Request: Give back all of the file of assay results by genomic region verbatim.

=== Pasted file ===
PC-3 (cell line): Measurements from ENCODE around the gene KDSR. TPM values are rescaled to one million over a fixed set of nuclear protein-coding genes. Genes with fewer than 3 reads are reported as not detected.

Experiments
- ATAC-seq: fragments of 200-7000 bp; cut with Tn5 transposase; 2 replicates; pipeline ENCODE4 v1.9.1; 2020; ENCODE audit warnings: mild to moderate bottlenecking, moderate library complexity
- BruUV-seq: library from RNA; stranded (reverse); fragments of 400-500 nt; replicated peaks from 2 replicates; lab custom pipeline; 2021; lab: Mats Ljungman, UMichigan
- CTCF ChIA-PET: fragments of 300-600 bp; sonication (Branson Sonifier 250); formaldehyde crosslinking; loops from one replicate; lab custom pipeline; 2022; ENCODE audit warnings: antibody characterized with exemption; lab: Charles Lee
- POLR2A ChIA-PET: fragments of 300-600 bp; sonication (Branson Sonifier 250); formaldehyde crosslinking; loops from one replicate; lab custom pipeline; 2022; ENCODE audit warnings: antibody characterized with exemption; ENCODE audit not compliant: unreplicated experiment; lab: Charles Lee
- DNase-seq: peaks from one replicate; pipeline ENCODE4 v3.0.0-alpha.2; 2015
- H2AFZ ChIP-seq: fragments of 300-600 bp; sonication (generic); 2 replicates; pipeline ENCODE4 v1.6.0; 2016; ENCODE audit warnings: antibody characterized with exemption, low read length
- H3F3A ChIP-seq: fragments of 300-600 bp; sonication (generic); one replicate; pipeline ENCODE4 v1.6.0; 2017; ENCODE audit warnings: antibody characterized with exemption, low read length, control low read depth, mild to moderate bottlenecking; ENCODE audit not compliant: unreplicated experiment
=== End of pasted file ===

PC-3 (cell line): Measurements from ENCODE around the gene KDSR. TPM values are rescaled to one million over a fixed set of nuclear protein-coding genes. Genes with fewer than 3 reads are reported as not detected.

Experiments
- ATAC-seq: fragments of 200-7000 bp; cut with Tn5 transposase; 2 replicates; pipeline ENCODE4 v1.9.1; 2020; ENCODE audit warnings: mild to moderate bottlenecking, moderate library complexity
- BruUV-seq: library from RNA; stranded (reverse); fragments of 400-500 nt; replicated peaks from 2 replicates; lab custom pipeline; 2021; lab: Mats Ljungman, UMichigan
- CTCF ChIA-PET: fragments of 300-600 bp; sonication (Branson Sonifier 250); formaldehyde crosslinking; loops from one replicate; lab custom pipeline; 2022; ENCODE audit warnings: antibody characterized with exemption; lab: Charles Lee
- POLR2A ChIA-PET: fragments of 300-600 bp; sonication (Branson Sonifier 250); formaldehyde crosslinking; loops from one replicate; lab custom pipeline; 2022; ENCODE audit warnings: antibody characterized with exemption; ENCODE audit not compliant: unreplicated experiment; lab: Charles Lee
- DNase-seq: peaks from one replicate; pipeline ENCODE4 v3.0.0-alpha.2; 2015
- H2AFZ ChIP-seq: fragments of 300-600 bp; sonication (generic); 2 replicates; pipeline ENCODE4 v1.6.0; 2016; ENCODE audit warnings: antibody characterized with exemption, low read length
- H3F3A ChIP-seq: fragments of 300-600 bp; sonication (generic); one replicate; pipeline ENCODE4 v1.6.0; 2017; ENCODE audit warnings: antibody characterized with exemption, low read length, control low read depth, mild to moderate bottlenecking; ENCODE audit not compliant: unreplicated experiment